Part 3 –
After the festival at the tidal basin, Jefferson Memorial, Library of Congress and National Archives, the last part of our day in DC was spent with a stop at the White House and a visit to the Washington Memorial where we spent a good deal of time people watching with Starbucks in hand. There were plenty of people out flying kites, and it made me recall when I was younger doing the same thing at the beach. Slight nostalgia!
Though we’d planned lunch earlier, we’d left dinner “open-ended”. Neither of us were terribly hungry (lunch had seriously filled us up) so we decided rather than making another trip to the Tidal Basin (which was originally what we were going to do), we’d instead walk through China Town. We figured if we saw somewhere tasty and authentic and exciting, we’d stop in.
On our way to Chinatown from the National Mall, we walked through the garden behind the Smithsonian Institute and the “magic hour” was in full swing. The lighting was so beautiful and I remembered why that last bit of sunlight during the day is affectionately called the magic hour in the first place!
I wasn’t entirely sure what to expect from DC’s Chinatown. I’d been to Chinatown in NYC but I kind of think DC’s was better! (Although, all I have to compare DC to NYC from is my memory in Senior year of high school. Which altogether, is probably not that reliable).Anyway, as soon as we rounded the corner there was a giant overhead entrance, signifying the start of Chinatown.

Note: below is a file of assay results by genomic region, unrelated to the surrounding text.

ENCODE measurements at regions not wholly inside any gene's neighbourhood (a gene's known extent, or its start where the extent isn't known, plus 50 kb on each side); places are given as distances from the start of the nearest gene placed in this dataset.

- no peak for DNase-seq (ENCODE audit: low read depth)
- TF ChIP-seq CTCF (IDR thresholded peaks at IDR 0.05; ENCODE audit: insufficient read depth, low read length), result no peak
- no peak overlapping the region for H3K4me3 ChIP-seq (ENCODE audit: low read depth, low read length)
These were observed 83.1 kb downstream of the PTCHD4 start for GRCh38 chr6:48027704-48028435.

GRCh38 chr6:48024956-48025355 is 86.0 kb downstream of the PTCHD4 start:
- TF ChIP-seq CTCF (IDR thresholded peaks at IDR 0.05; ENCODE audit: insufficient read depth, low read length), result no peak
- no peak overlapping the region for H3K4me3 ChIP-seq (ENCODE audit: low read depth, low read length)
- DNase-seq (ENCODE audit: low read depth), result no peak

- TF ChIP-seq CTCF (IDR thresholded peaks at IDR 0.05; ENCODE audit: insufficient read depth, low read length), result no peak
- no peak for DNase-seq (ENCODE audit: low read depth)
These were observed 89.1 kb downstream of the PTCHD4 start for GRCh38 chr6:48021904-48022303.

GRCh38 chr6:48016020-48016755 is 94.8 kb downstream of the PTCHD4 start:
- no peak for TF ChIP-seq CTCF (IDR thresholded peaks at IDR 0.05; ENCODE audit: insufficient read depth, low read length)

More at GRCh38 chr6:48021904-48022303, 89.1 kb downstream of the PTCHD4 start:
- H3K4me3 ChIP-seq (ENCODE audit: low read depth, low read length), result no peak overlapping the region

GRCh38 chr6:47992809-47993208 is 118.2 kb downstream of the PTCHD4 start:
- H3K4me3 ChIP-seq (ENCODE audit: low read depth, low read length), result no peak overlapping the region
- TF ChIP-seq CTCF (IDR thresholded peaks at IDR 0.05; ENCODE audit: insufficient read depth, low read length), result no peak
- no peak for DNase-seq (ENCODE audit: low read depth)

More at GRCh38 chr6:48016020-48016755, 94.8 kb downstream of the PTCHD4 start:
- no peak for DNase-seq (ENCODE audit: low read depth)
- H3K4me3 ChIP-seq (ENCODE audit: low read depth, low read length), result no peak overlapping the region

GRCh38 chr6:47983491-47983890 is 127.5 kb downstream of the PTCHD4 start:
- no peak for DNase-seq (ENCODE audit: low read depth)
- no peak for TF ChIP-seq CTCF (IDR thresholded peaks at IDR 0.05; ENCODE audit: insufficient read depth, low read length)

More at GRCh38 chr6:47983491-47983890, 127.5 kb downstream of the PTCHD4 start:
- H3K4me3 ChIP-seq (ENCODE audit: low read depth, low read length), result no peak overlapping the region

The restaurants had confusing, and comical, names. But I had no idea it’d be so busy, there were people lined up everywhere! Granted it was Saturday around 6pm, so we should’ve known better. Each place we went by seemed to have similar items, and though authentic, nothing really caught our eye and the long lines were a deterrent. So, in the end we decided to just pick something up on the ride back. However, taking the time just to go through Chinatown was definitely worth it as it was a unique experience!